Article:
The music of science
Charlie Marshall’s career has taken him from rock to science and back again, writes Andrew Masterson.
“I spend a lot of time pondering atoms,” says Charlie Marshall.
If the statement makes him sound a bit like a modern incarnation of the Roman writer Lucretius – who wrote perhaps the world’s first science poem, On the Nature of Things – the comparison is not inapt.
Marshall, 52, is well known to Australian alternative music fans of a certain age. Through the 1980s and 90s he fronted bands, such as Harem Scarem, which served as training grounds for musicians who went on to join global sensations including the Bad Seeds, the Dirty Three, the Avalanches, and Hunters and Collectors.
Come the turn of the century, however, Marshall’s music stopped. He gave away the rock game to take on a science degree and transform into a science teacher.
However, after a few years in his new role – a role that he relishes – something odd happened.
“If you’re passionate about things – for me, music and science, especially physics – eventually things start to happen subconsciously,” he says.
“I stopped playing music live for 10 years and concentrated on my science teaching. Then suddenly all these songs just sort of materialised in my head.”
It was the start of a process that ended this month with the release of that rarest of things: an album full of science-themed melodic rock.
Called Sublime, the collection of songs weaves together lyrics exploring nucleosynthesis, electromagnetism, radioactivity, cosmology, mitochondria, and symbiosis, as well as name-checking Einstein, Newton, Dawkins, Feynman, Attenborough and others.
Remarkably, the end result avoids any sense of overweening worthiness, self-conscious cleverness, or awkward nerdiness. It rocks out, resting on a solid substrate of guitar, drums and bass, backed up when required by a stonking horn section. This is science to get drunk to.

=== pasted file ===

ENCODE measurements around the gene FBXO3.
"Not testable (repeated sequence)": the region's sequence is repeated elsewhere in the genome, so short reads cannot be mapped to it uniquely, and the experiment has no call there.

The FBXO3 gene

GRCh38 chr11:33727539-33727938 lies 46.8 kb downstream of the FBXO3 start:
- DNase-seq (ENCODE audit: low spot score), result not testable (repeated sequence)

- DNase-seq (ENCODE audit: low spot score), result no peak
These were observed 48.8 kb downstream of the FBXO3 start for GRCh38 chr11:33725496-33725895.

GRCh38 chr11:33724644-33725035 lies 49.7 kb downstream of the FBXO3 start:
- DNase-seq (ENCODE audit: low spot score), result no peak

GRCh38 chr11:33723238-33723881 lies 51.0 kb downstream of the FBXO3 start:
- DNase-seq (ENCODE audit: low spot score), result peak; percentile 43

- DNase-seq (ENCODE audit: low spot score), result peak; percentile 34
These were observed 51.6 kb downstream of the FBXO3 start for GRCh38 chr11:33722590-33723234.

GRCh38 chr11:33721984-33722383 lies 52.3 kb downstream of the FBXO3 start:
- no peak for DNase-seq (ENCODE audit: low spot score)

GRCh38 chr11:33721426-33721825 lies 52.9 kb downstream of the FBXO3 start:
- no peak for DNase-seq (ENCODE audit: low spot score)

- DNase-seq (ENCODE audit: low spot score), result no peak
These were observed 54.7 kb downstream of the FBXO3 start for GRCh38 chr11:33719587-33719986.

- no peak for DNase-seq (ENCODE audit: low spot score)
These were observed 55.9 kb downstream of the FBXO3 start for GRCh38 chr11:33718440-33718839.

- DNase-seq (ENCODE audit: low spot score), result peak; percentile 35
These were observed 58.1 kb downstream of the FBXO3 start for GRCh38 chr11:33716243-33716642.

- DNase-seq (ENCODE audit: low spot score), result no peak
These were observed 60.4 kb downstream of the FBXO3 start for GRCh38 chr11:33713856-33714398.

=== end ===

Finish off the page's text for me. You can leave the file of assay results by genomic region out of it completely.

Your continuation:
Or to put it another way, it’s rock with footnotes. Ironically for a musician, Marshall admits to not getting out very often in the evenings, because he’d far rather sit buried in a science book.
Reading serves to inform both his teaching work – he does science themed incursions in primary schools across Melbourne – and his lyric-writing duties. He cites his five favourite authors as Richard Dawkins, Stephen Jay Gould, Richard Feynman, Brian Cox and Rob Dunn.
Thanks in part, perhaps, to the pedagogic talents of these and other science communicators, Marshall’s music and lyrics deftly play with complexities such as string theory and special relativity.
There remain, however, certain elements in science that have so far resisted all his attempts to convert them to music.
“Quantum theory,” he laughs. “I’d really love to nail that in a song! It’s quite poetic in many ways already, because it makes so little sense. That’s definitely something I want to tackle.
“At the moment I’m working on a song about gravity waves. That’s proving quite difficult, too. But quantum mechanics is the ultimate challenge, I think, when it comes to writing a pop song.”
If you want to check out Charlie Marshall, and his band, the Curious Minds, you can sample Sublime on Spotify, download it via iTunes, or acquire a physical version – on vinyl, naturally – from Bandcamp.